Diamonds are forever to change Amazon's quantum networks

De Beers' Element Six will make artificial diamonds for AWS'quantum computers, supporting quantum repeaters for better security and communication

De Beers, the renowned diamond company, is set to produce artificial diamonds for use in quantum computers that Amazon Web Services (AWS) is developing. Element Six, a De Beers subsidiary, will manufacture these artificial diamonds, which will be used by the AWS Center for Quantum Networking to develop quantum communications.

According to an AWS blog, quantum networks distribute "entanglement," which refers to the phenomenon that links the behaviour of particles together even when they are separated. This can significantly improve network security because it makes it impossible for hackers to read data from a network without being detected. Additionally, it allows data centres to synchronise classical computers and enables quantum computers to communicate quantum states, potentially allowing distributed quantum computing.

Quantum effects typically operate at a short range, which means quantum networking needs "quantum repeaters" to enable entanglement to be distributed over significant distances. Furthermore, quantum repeaters require operations to be carried out on single photons of light, which requires unprecedented levels of timing synchronisation.

AWS scientists believe that a rival qubit scheme based around colour defects in diamond, will be a better basis for quantum repeaters, which operate with photons - the basic unit of communication along fibre optic networks. The qubits, based on colour centres in diamonds, are called "defect qubits."

"Defects in solids are a wide class of qubits that consist of one or more atoms forming a defect inside an otherwise uniform, crystalline material," explained AWS authors, Dr. Bart Machielse and Dr. Daniel Riedel, and Dr. Daniel Twitchen from Element Six. "Depending on the type of atom and material used, the qubit is defined from the electronic or magnetic states of the defect atom(s)."

Diamonds consist of a rigid lattice of carbon atoms, but defects, containing impurity atoms, change the way they interact with light photons. This gives diamond gemstones their distinctive colours, but the photon effects can also enable quantum repeaters.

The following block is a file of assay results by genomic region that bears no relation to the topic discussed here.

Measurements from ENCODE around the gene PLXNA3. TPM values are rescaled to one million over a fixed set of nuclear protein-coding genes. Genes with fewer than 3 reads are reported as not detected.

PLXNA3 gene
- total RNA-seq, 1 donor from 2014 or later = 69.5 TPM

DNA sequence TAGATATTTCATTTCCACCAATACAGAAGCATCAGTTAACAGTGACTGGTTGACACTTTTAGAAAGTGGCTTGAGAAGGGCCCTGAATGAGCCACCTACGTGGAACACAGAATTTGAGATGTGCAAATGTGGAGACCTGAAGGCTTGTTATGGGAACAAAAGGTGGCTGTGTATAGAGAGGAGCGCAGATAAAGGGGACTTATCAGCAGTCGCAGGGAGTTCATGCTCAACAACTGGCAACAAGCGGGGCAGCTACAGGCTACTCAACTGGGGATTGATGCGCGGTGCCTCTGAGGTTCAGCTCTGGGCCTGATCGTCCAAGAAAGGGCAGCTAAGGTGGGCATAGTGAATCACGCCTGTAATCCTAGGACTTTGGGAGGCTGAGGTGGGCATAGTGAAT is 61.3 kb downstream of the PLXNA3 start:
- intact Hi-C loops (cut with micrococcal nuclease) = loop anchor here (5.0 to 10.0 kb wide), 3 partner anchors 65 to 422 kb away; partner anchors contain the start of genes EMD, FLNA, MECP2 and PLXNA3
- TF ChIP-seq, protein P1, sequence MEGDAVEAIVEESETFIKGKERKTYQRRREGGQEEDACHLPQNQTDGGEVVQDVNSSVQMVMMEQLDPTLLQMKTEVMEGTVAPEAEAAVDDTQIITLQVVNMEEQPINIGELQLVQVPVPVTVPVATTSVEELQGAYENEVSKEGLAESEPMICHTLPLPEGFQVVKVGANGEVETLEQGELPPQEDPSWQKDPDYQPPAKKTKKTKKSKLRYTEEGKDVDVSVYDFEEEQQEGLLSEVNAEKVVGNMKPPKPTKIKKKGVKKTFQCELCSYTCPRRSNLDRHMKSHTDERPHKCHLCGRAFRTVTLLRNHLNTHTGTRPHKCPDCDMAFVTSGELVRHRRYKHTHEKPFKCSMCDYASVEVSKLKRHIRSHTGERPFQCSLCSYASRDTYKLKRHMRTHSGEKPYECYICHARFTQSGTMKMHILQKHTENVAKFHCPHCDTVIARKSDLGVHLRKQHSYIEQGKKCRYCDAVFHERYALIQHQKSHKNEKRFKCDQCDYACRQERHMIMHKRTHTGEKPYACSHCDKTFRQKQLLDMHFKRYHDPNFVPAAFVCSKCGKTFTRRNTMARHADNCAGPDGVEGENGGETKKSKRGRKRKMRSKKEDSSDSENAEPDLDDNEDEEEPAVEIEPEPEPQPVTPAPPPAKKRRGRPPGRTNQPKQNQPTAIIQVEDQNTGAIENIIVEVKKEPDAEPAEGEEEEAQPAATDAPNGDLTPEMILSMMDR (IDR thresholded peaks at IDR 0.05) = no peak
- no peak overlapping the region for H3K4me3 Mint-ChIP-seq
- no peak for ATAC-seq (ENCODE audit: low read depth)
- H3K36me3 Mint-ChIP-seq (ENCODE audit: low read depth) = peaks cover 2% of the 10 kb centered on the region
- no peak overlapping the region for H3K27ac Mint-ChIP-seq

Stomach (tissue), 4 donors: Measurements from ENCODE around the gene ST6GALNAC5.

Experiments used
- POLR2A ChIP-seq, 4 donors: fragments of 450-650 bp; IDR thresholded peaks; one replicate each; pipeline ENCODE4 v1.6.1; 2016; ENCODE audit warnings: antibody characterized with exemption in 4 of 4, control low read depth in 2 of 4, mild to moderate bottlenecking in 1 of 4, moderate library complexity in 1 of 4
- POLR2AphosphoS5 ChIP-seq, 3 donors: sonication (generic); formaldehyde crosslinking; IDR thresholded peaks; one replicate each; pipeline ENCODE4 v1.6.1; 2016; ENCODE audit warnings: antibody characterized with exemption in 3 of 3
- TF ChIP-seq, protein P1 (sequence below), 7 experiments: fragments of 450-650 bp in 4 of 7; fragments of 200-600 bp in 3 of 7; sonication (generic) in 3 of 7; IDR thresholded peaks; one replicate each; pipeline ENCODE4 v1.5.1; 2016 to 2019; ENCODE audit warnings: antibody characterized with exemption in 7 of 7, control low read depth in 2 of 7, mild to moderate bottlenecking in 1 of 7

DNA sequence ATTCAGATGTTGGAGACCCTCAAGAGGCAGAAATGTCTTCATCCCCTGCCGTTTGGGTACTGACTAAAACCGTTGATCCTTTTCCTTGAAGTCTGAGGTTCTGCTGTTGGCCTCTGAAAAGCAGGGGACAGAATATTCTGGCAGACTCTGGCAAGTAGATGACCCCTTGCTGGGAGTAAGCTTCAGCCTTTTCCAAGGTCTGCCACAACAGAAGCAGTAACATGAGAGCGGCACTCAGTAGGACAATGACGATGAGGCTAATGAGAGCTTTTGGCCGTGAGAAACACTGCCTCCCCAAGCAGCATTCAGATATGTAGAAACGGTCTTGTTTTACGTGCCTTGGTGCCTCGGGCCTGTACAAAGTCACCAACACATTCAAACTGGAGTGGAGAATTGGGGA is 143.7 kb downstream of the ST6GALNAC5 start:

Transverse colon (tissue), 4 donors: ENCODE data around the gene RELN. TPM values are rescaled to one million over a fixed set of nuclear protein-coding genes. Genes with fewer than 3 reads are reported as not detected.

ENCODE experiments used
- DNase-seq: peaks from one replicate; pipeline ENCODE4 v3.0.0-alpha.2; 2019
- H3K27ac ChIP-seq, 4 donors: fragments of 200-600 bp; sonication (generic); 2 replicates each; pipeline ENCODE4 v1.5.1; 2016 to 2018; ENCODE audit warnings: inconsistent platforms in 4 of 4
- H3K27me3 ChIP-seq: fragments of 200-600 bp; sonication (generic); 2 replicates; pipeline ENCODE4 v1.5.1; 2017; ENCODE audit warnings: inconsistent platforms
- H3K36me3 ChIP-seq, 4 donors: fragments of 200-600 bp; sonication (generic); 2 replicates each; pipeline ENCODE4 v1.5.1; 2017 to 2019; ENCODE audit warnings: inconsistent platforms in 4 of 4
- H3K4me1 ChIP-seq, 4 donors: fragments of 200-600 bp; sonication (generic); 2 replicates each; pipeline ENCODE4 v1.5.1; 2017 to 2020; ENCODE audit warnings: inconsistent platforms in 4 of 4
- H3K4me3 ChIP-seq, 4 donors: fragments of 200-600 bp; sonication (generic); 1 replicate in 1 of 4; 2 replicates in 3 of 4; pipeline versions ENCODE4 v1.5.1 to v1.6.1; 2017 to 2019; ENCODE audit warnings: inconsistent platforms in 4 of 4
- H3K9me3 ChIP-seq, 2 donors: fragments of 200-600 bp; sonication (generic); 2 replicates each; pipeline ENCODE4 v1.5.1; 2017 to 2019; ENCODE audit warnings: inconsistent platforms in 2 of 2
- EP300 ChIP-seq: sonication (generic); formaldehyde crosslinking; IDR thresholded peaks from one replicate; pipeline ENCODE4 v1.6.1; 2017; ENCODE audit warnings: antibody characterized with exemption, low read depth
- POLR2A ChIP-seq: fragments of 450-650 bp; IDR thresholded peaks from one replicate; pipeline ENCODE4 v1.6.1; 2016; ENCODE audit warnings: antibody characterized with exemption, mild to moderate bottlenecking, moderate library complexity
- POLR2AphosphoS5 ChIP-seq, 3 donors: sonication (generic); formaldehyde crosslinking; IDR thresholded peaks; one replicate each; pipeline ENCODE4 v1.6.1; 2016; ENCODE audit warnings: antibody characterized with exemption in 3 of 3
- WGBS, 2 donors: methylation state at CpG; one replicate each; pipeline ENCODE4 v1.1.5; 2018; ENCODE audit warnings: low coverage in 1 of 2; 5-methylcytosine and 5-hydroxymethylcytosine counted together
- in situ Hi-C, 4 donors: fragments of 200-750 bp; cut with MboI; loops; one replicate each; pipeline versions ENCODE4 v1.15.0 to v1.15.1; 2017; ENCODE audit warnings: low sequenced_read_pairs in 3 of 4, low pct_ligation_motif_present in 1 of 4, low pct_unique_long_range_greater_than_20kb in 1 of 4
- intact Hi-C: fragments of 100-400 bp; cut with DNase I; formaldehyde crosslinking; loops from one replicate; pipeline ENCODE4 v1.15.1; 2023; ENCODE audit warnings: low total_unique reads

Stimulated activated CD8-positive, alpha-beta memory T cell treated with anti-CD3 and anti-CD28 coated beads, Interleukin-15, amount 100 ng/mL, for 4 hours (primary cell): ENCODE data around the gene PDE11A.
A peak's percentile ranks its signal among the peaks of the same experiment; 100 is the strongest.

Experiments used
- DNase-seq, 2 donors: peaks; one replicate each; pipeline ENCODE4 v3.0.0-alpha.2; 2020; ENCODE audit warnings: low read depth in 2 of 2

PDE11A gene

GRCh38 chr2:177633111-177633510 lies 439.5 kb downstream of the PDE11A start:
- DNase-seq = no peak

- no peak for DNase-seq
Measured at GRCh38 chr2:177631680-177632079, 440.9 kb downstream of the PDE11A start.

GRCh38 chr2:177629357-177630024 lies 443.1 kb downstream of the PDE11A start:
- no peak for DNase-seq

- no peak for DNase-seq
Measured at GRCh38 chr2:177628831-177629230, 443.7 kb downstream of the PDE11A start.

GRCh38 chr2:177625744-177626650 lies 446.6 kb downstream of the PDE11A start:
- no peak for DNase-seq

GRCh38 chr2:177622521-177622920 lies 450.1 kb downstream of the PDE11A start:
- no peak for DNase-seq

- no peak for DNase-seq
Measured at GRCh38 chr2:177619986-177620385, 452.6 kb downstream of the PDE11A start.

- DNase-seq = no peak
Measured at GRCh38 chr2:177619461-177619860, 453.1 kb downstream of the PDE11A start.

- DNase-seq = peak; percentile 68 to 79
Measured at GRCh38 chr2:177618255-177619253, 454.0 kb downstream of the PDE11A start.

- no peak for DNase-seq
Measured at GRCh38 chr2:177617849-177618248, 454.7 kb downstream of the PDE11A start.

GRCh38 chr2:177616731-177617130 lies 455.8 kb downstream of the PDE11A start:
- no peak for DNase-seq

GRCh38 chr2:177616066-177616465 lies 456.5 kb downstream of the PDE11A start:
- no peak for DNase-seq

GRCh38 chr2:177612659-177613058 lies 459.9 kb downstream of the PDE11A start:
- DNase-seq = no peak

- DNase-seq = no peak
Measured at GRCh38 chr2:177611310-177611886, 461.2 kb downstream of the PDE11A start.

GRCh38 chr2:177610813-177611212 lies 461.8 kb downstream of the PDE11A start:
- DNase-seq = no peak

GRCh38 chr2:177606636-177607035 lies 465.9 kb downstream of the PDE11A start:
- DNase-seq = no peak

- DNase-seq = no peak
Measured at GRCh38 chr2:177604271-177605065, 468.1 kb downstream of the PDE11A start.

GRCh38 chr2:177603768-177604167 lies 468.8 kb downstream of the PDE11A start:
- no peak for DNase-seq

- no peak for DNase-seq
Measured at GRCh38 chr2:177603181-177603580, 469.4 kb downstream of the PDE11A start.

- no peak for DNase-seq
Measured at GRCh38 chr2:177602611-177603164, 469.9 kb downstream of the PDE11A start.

NV and SiV colour centres replace carbon atoms with nitrogen and silicon, respectively. These are colour centres, but their atoms also have a "spin memory," meaning that a magnetic field can align the "spin" of the defect, making it a quantum memory device, with a value of 1 or 0. Photons can flip the spin alignment, changing the value of the qubit.

Because they are in diamond, NV and SiV colour centres are more robust than other qubits and can potentially be built into deployable nanoscale networking devices. SiV defects, in particular, are not sensitive to background magnetic and electric fluctuations, making them particularly useful as they can be reliably written and read. The qubit also has a comparatively long "coherence time" of up to 10 milliseconds and a nuclear spin memory of more than a second.

Element Six has been working to create artificial diamonds with controlled defects, which have been used by Harvard and MIT scientists in quantum communication experiments, leading towards quantum repeaters. The company believes that such diamonds can be mass-produced in the future.

"Diamond’s optical and quantum properties make it uniquely promising for quantum networking and quantum communications applications," say the authors. "But lack of widespread access to different grades and morphologies of diamond has long been a challenge for the field. Element Six and AWS are working together to develop new technologies to make diamond a more flexible and accessible material – helping drive growth and progress for this technology."